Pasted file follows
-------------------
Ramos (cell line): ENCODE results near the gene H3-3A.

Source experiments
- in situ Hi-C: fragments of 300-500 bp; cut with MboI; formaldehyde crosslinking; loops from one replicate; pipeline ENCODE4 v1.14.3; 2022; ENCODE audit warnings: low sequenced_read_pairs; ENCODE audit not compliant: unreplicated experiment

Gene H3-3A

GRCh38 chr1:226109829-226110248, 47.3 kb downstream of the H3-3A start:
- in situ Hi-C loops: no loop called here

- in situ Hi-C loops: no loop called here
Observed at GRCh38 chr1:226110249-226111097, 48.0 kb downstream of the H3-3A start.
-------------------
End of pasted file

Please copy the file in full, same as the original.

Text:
Ramos (cell line): ENCODE results near the gene H3-3A.

Source experiments
- in situ Hi-C: fragments of 300-500 bp; cut with MboI; formaldehyde crosslinking; loops from one replicate; pipeline ENCODE4 v1.14.3; 2022; ENCODE audit warnings: low sequenced_read_pairs; ENCODE audit not compliant: unreplicated experiment

Gene H3-3A

GRCh38 chr1:226109829-226110248, 47.3 kb downstream of the H3-3A start:
- in situ Hi-C loops: no loop called here

- in situ Hi-C loops: no loop called here
Observed at GRCh38 chr1:226110249-226111097, 48.0 kb downstream of the H3-3A start.